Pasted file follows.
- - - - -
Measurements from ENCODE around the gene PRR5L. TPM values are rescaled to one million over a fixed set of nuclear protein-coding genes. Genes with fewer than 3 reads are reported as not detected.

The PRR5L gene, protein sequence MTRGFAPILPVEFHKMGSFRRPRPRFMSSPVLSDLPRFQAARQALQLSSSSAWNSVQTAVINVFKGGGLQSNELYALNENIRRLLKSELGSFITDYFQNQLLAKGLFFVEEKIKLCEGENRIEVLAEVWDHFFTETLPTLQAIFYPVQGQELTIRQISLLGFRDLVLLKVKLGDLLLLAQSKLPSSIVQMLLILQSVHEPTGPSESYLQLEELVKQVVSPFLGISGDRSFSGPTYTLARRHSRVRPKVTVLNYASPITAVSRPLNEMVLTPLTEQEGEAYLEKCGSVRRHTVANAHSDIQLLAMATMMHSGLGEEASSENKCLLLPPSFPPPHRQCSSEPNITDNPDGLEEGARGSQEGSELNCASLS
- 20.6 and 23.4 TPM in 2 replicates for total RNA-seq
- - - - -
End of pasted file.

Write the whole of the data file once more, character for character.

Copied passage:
Measurements from ENCODE around the gene PRR5L. TPM values are rescaled to one million over a fixed set of nuclear protein-coding genes. Genes with fewer than 3 reads are reported as not detected.

The PRR5L gene, protein sequence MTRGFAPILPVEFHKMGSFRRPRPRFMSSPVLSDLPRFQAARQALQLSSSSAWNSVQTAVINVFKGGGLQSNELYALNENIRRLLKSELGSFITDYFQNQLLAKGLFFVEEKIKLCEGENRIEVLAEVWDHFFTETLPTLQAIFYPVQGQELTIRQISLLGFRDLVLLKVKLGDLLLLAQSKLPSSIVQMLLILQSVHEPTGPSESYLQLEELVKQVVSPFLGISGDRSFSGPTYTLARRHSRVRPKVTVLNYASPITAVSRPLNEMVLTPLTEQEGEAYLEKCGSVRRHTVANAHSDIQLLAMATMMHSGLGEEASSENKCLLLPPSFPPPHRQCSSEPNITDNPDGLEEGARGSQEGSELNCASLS
- 20.6 and 23.4 TPM in 2 replicates for total RNA-seq